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Business Visa Basics

Immigration law and how it applies to you and your new business

Q: I plan to start a homebased business with an initial investment of $10,000. Do I qualify for a business visa?

A: It depends. The Immigration and Naturalization Service(INS) issues many types of visas, classified as "immigrant" (you plan to stay in the United States) or "nonimmigrant" (you don't) types.

There are about 140,000 immigrant visas distributed on the basis of certain "employment preferences." That means some workers leapfrog over others because of their potential contribution to the U.S. economy and society. If you qualify for one of those visas, you can use your employment foothold to launch a new business. They are good for six years.

Immigration law is too complex for sound bites, but you qualify for a preference:

  • if you hold an advanced professional degree (as a teacher, lawyer or engineer, for example) and seek a job using that degree.
  • if you're a professional with skills that took at least two years to acquire (say, for instance, you're a home-builder with a full range of skills).
  • if you've invested at least $1 million in a business ($500,000 in less prosperous areas of the country). Under this preference, the new company must create full-time jobs for at least 10 U.S. citizens or permanent residents.

There are also nonimmigrant visas for those not planning to stay in the United States or seek citizenship. Three categories of nonimmigrant visas may apply to you:

  • An E-2, or treaty investor, visa, is available if you're from one of about 65 countries that have commercial treaties with the United States. To qualify, you must actively manage the business and make a substantial investment in it. These E-2 visas are good for five years and include your spouse and children. You apply through your country's consulate rather than the INS.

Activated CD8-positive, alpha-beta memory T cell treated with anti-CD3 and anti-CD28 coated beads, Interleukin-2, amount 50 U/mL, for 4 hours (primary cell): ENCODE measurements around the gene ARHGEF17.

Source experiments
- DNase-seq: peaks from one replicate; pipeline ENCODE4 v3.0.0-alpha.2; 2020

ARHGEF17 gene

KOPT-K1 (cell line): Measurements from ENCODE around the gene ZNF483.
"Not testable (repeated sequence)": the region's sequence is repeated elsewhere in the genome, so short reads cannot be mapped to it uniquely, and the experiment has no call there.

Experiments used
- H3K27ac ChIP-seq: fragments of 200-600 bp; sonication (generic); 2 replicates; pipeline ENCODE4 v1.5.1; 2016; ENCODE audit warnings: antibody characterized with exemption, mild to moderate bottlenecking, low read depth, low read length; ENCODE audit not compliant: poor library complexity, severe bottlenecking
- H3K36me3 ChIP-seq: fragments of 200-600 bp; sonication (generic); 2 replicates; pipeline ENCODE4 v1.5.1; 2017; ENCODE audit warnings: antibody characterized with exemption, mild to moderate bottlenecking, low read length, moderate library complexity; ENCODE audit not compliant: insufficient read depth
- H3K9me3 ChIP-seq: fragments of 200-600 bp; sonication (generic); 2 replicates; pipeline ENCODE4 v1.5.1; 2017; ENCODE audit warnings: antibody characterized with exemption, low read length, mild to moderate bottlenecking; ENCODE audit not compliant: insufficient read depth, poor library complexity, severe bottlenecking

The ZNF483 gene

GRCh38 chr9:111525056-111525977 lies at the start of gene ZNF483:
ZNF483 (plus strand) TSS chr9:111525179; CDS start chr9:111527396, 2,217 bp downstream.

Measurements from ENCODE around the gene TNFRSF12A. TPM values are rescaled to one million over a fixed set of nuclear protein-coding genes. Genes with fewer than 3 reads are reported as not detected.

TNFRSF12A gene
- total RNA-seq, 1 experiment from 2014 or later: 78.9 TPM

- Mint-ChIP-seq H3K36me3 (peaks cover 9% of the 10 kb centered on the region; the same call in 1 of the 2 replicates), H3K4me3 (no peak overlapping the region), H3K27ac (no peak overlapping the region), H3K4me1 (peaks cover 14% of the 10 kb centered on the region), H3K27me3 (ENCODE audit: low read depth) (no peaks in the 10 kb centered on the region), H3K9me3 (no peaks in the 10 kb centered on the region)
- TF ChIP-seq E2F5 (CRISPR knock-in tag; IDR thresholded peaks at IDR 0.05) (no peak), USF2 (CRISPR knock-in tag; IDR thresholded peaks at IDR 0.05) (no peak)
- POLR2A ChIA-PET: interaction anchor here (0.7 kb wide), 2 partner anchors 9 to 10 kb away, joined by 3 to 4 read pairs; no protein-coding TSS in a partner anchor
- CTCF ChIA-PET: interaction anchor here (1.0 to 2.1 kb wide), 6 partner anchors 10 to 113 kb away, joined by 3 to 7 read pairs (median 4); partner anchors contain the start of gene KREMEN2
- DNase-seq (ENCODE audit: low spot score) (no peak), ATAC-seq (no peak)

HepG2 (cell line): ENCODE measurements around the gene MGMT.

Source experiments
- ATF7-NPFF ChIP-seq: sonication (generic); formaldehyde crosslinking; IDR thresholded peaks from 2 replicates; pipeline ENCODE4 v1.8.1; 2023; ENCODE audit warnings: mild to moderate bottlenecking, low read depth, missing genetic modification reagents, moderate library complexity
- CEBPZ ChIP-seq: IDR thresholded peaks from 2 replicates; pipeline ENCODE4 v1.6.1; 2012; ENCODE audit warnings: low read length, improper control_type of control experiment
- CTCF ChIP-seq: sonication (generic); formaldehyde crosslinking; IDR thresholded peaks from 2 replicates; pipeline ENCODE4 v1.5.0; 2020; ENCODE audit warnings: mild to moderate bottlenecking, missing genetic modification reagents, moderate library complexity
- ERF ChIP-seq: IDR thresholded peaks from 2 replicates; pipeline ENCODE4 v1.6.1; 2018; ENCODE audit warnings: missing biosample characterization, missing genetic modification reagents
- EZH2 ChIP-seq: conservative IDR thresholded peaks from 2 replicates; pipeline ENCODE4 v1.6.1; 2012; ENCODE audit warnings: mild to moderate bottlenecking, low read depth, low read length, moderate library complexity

• A B-1 visa, good for six months, is available for investigating investment opportunities, setting up new businesses, providing services for a foreign company or going to a professional conference. This type of visa is clearly temporary, so it wouldn't help you set up a long-term business.
  • An H-1B visa, used extensively for those with high-tech experience, is for temporary professional workers. It's valid for three years and can be renewed for up to six.

How you start your business depends on many factors: your skills, the type of visa that best suits your goals and abilities, the amount of time you need to remain in the United States, etc. Consult with an immigration specialist to explore your options.


Joan E. Lisante is an attorney and freelance writer who lives in the Washington, DC, area. She writes consumer-related legal features for The Washington Post, the Plain Dealer, the Spokane Spokesman-Review and the Toledo Blade (Ohio). She is also a contributing editor to LawStreet.comand ConsumerAffairs.com.
In her practice, Lisante is counsel to ConsumerAffairs.com and was counsel for Zapnews, a fax-based customized news service for radio stations. Previously, she served as Assistant District Attorney in Queens County, New York, and Deputy District Attorney in Nassau County, New York.


The opinions expressed in this column are those of the author, not of Entrepreneur.com. All answers are intended to be general in nature, without regard to specific geographical areas or circumstances, and should only be relied upon after consulting an appropriate expert, such as an attorney or accountant.

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